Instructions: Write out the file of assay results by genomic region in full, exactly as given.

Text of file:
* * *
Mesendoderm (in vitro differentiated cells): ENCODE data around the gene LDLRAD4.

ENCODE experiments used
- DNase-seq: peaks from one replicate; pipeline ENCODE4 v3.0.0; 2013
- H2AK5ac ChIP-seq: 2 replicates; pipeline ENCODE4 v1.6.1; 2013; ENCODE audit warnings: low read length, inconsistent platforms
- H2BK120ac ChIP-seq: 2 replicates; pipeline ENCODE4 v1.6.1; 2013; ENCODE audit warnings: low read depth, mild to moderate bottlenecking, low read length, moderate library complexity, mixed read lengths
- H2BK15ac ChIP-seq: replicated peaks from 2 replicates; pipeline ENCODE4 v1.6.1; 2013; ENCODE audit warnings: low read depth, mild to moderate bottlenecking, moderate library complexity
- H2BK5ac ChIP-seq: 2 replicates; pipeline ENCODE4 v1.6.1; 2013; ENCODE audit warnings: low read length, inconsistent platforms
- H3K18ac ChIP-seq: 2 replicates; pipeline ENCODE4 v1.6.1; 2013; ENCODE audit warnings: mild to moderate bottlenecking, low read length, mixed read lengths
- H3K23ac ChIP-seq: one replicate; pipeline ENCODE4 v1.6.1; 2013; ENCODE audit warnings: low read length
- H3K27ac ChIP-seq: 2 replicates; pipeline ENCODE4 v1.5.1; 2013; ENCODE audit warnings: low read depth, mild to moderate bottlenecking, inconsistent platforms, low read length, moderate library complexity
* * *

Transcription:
Mesendoderm (in vitro differentiated cells): ENCODE data around the gene LDLRAD4.

ENCODE experiments used
- DNase-seq: peaks from one replicate; pipeline ENCODE4 v3.0.0; 2013
- H2AK5ac ChIP-seq: 2 replicates; pipeline ENCODE4 v1.6.1; 2013; ENCODE audit warnings: low read length, inconsistent platforms
- H2BK120ac ChIP-seq: 2 replicates; pipeline ENCODE4 v1.6.1; 2013; ENCODE audit warnings: low read depth, mild to moderate bottlenecking, low read length, moderate library complexity, mixed read lengths
- H2BK15ac ChIP-seq: replicated peaks from 2 replicates; pipeline ENCODE4 v1.6.1; 2013; ENCODE audit warnings: low read depth, mild to moderate bottlenecking, moderate library complexity
- H2BK5ac ChIP-seq: 2 replicates; pipeline ENCODE4 v1.6.1; 2013; ENCODE audit warnings: low read length, inconsistent platforms
- H3K18ac ChIP-seq: 2 replicates; pipeline ENCODE4 v1.6.1; 2013; ENCODE audit warnings: mild to moderate bottlenecking, low read length, mixed read lengths
- H3K23ac ChIP-seq: one replicate; pipeline ENCODE4 v1.6.1; 2013; ENCODE audit warnings: low read length
- H3K27ac ChIP-seq: 2 replicates; pipeline ENCODE4 v1.5.1; 2013; ENCODE audit warnings: low read depth, mild to moderate bottlenecking, inconsistent platforms, low read length, moderate library complexity